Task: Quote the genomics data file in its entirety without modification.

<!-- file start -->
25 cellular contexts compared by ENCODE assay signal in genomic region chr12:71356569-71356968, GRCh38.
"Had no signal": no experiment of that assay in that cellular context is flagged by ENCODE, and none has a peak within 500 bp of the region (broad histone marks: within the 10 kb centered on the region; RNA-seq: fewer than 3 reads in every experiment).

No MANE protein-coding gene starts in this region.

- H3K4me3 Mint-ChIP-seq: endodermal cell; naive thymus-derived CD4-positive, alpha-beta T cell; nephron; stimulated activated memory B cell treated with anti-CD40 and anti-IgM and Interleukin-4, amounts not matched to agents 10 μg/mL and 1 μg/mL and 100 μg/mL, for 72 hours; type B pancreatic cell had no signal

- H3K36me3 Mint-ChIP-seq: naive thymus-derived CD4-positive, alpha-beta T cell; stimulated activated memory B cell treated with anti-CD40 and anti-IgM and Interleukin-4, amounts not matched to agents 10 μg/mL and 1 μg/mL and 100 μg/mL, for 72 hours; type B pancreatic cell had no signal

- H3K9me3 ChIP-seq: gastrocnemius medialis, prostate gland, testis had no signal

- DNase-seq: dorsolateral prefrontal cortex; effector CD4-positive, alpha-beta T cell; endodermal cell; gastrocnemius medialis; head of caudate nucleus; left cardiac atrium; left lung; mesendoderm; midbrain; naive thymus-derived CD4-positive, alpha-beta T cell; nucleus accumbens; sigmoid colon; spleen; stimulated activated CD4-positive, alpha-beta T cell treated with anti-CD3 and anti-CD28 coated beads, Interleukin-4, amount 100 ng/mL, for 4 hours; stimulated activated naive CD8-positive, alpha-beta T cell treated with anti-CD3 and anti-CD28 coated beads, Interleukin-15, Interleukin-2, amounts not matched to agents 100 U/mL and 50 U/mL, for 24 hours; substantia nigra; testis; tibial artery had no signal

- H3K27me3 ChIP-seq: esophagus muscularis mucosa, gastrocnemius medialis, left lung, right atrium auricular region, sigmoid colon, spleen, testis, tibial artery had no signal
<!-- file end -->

25 cellular contexts compared by ENCODE assay signal in genomic region chr12:71356569-71356968, GRCh38.
"Had no signal": no experiment of that assay in that cellular context is flagged by ENCODE, and none has a peak within 500 bp of the region (broad histone marks: within the 10 kb centered on the region; RNA-seq: fewer than 3 reads in every experiment).

No MANE protein-coding gene starts in this region.

- H3K4me3 Mint-ChIP-seq: endodermal cell; naive thymus-derived CD4-positive, alpha-beta T cell; nephron; stimulated activated memory B cell treated with anti-CD40 and anti-IgM and Interleukin-4, amounts not matched to agents 10 μg/mL and 1 μg/mL and 100 μg/mL, for 72 hours; type B pancreatic cell had no signal

- H3K36me3 Mint-ChIP-seq: naive thymus-derived CD4-positive, alpha-beta T cell; stimulated activated memory B cell treated with anti-CD40 and anti-IgM and Interleukin-4, amounts not matched to agents 10 μg/mL and 1 μg/mL and 100 μg/mL, for 72 hours; type B pancreatic cell had no signal

- H3K9me3 ChIP-seq: gastrocnemius medialis, prostate gland, testis had no signal

- DNase-seq: dorsolateral prefrontal cortex; effector CD4-positive, alpha-beta T cell; endodermal cell; gastrocnemius medialis; head of caudate nucleus; left cardiac atrium; left lung; mesendoderm; midbrain; naive thymus-derived CD4-positive, alpha-beta T cell; nucleus accumbens; sigmoid colon; spleen; stimulated activated CD4-positive, alpha-beta T cell treated with anti-CD3 and anti-CD28 coated beads, Interleukin-4, amount 100 ng/mL, for 4 hours; stimulated activated naive CD8-positive, alpha-beta T cell treated with anti-CD3 and anti-CD28 coated beads, Interleukin-15, Interleukin-2, amounts not matched to agents 100 U/mL and 50 U/mL, for 24 hours; substantia nigra; testis; tibial artery had no signal

- H3K27me3 ChIP-seq: esophagus muscularis mucosa, gastrocnemius medialis, left lung, right atrium auricular region, sigmoid colon, spleen, testis, tibial artery had no signal